|HARD HITTING DETROIT LIONS FORUM
|MICHAEL ROSENBERG: The time is now; No. 19 will retire
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|Author:||TheRealWags [ May 12th, 2006, 12:58 pm ]|
|Post subject:||MICHAEL ROSENBERG: The time is now; No. 19 will retire|
From May 3
Steve Yzerman says he knows what he'll do. And for once, the mysterious legend is easy to figure out:
The Captain plans to retire.
Yzerman has always been undecided about his future in recent years. But after the Red Wings were eliminated Monday night at Edmonton, Yzerman said he knows what he will do and will make an announcement within a week.
There are two reasons for the delay. Even in defeat, Yzerman doesn't want to overshadow his team. And he is wisely taking a few days to confirm his plans. But at this point, Yzerman's return is only slightly more likely than Ted Lindsay's.
If you think Yzerman is coming back for a 23rd season, understand this: He almost didn't finish his 22nd.
Yzerman came close to retiring in the middle of this season. A lot closer than most people realize.
One game away.
According to two people familiar with his thinking, Yzerman had serious discussions with the Red Wings about retiring in late November. He even had a final game in mind: Dec. 1 at home against Calgary.
When the Wings played Nov. 26 at San Jose, Yzerman took the highly unusual step of asking out of the lineup.
"My knee was sore," Yzerman said then. "I just wanted to take a day off, just to rest."
That was only part of the story. Though nobody knew it, Yzerman had been hit in the head against Anaheim the night before. The combination of the head injury and his knee troubles were too much to overcome. And though most of his teammates didn't realize it, the end of Yzerman's career appeared near.
Yzerman was frustrated by his inability to make plays he made just two or three years ago. And to Yzerman's disappointment, the Wings' new coach, Mike Babcock, did not seem to have much faith in his star. While predecessors Scotty Bowman and Dave Lewis were deferential to Yzerman, Babcock was not.
Babcock had given Yzerman only 6 minutes, 37 seconds of ice time against Anaheim. The game before that, his ice time was 6:17.
Yzerman understandably did not want to be a six-minute-per-night player. But he seemed stuck in that role. Two other Wings centers were thriving: Pavel Datsyuk's playmaking style seemed perfect for the new NHL, and Robert Lang had five assists in the San Jose game alone.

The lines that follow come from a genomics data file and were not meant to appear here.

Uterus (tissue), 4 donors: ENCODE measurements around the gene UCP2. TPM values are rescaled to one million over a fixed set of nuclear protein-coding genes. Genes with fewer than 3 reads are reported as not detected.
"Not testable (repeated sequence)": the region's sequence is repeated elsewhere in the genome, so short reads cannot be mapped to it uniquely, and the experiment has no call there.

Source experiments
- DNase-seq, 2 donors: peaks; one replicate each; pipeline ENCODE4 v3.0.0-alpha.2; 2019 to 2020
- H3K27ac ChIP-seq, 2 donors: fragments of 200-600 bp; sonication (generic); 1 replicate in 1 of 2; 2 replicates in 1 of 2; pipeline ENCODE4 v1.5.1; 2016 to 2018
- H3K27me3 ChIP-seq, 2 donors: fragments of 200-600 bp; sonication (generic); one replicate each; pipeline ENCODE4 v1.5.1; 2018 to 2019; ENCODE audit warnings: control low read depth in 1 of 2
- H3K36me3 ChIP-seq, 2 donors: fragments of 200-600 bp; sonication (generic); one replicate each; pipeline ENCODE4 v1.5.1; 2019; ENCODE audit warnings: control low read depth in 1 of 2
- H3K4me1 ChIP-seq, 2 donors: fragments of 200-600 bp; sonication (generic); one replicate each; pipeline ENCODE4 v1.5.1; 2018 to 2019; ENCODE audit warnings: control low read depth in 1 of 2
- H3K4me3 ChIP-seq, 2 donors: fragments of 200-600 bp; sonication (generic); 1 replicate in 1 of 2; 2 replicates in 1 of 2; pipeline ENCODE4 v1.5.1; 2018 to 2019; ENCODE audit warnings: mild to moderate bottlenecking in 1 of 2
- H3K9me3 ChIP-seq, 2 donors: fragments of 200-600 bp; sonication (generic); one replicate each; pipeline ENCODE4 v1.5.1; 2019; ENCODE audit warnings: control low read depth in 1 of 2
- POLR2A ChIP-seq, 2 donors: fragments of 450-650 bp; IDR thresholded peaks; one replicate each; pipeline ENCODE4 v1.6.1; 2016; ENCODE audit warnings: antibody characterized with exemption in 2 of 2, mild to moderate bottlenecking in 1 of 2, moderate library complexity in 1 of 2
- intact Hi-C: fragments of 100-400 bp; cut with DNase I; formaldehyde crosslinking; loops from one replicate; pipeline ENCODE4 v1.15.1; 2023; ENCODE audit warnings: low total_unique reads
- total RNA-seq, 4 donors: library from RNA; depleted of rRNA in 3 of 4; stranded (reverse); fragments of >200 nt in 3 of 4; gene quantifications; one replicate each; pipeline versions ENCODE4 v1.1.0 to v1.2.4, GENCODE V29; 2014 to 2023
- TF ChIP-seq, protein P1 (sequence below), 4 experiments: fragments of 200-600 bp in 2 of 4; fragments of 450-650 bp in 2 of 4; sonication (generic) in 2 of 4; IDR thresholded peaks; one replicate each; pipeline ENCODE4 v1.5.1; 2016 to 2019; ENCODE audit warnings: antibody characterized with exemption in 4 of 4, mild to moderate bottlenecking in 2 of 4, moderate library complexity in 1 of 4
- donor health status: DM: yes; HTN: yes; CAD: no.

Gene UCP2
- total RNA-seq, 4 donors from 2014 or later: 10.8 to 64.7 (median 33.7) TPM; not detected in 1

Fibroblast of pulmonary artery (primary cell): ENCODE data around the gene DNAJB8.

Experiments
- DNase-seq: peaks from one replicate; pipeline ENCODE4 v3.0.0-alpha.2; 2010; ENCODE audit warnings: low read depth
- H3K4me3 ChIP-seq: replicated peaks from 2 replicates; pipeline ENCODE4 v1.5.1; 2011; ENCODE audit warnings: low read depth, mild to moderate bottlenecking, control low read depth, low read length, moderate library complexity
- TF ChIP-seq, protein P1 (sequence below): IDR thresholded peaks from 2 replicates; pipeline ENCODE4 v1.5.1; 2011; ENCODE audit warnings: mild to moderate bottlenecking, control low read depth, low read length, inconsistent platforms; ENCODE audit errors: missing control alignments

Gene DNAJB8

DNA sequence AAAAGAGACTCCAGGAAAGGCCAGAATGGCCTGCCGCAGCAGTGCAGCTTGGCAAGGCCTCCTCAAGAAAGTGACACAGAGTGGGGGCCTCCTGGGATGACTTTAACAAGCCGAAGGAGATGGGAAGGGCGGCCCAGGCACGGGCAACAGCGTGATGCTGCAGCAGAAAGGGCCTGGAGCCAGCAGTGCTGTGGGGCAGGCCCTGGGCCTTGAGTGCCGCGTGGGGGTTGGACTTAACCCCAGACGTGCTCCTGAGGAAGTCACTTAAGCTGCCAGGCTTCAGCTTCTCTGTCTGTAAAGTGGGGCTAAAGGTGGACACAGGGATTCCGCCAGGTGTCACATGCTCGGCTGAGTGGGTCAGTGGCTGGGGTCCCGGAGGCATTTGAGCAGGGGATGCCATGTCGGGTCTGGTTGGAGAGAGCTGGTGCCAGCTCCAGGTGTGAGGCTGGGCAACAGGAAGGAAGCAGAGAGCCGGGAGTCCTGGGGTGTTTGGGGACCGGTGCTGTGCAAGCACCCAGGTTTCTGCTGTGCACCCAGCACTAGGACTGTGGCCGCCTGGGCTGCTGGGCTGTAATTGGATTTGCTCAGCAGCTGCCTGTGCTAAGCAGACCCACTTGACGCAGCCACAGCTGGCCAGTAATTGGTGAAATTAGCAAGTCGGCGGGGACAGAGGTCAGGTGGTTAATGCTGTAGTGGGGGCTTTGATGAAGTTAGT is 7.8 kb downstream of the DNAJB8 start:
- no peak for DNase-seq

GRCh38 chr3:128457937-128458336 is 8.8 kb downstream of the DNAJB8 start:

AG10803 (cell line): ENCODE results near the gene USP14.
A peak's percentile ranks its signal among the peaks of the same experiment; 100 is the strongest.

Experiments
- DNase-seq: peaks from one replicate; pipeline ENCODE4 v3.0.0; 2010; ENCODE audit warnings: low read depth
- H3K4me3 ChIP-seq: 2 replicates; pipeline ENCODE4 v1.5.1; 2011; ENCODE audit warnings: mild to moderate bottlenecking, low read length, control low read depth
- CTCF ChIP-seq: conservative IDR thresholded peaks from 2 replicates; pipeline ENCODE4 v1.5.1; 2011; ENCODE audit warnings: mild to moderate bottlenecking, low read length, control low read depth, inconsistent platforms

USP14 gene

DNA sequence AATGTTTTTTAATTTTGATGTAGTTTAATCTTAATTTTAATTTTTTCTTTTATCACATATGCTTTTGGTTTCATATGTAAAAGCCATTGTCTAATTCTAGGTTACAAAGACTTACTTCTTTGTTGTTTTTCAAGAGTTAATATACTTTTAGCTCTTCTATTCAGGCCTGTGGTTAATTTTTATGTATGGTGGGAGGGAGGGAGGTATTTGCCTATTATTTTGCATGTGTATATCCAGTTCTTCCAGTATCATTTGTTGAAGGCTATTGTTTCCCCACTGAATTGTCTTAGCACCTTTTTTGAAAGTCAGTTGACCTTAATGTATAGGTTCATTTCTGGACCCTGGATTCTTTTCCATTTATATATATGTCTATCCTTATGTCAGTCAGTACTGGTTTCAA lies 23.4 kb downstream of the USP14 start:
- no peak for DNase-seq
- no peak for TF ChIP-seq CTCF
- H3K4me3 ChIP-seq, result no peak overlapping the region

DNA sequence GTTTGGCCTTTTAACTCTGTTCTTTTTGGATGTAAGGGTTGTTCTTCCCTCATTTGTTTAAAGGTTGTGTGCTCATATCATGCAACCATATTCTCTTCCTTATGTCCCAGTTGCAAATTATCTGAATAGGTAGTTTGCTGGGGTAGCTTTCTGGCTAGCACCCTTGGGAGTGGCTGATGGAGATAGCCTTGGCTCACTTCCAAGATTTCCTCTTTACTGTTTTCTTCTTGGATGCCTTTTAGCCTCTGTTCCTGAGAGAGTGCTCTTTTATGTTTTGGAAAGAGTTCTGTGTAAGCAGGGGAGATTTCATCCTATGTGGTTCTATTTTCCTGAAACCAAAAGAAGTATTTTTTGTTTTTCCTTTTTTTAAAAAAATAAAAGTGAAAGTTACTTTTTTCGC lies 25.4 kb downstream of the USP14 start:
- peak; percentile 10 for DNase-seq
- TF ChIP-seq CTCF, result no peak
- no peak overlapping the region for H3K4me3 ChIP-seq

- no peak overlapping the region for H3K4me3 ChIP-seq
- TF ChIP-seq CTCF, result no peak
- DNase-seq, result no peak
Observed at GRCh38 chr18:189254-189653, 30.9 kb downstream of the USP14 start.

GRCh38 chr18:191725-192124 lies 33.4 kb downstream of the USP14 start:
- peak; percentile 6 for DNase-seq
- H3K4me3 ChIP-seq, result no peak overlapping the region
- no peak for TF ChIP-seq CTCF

Then came an ironic twist: Instead of retiring because of injury, Yzerman avoided retirement because of an injury.
It was the night of Nov. 28, two days after Yzerman asked out of the lineup. The Wings were playing at Los Angeles. This was supposed to be Yzerman's final road game. It changed his season instead.
Early in the second period, Lang suffered a groin injury. Less than five minutes later, Yzerman assisted on a Mathieu Schneider goal. A few minutes after that, the Captain followed up with a goal of his own.
With Lang out of the lineup, Babcock had no choice but to give Yzerman more ice time. And with his performance against L.A. (he nearly scored two other times), Yzerman suddenly had reason to think he could play at a high level again.
The Wings came home for that Dec. 1 game against Calgary. But Yzerman's retirement was now on hold. He continued to improve, and in the last month, Yzerman was one of the Wings' best players -- a development that seemed impossible just a few months before.
At the end of what was surely Steve Yzerman's final game, the Wings had one last chance at a miracle. It was a face-off in the Edmonton end. If you have followed Yzerman's career at all, you had to think he would win that face-off.
There was only one problem.
Babcock didn't let Yzerman take the face-off. In fact, Babcock didn't even put Yzerman on the ice. (Pavel Datsyuk took the face-off and won it.) It was a poor choice by Babcock. But it is a testament to Yzerman that eight days before his 41st birthday and five months after he nearly retired, it seemed like he belonged on the ice.
Yzerman can leave knowing that he gave all he had, which was way more than the rest of us. Gordie Howe is Mr. Hockey, but Steve Yzerman is Mr. Red Wing. He is synonymous with the franchise, maybe the most respected star athlete in Detroit history.
It will be strange, so strange, to look out at the Joe Louis Arena ice with no chance of seeing No. 19. But if it makes you feel better, you should be able to find it in the rafters.
|Author:||wjb21ndtown [ May 12th, 2006, 10:43 pm ]|
I'll believe it when I see it... for one I think that guy should be fired for writing speculation on a topic of a serious highly sensative decision that someone has to make... Steve almost retired before Dec. 1st, but that was before having an amazing playoff run... not the team... HIM... he played lights out by all accounts in the playoffs... I would like to see him pull a Roger Clements... Stay out until the season is 1/2 over, sign with the team, and head towards a playoff run...
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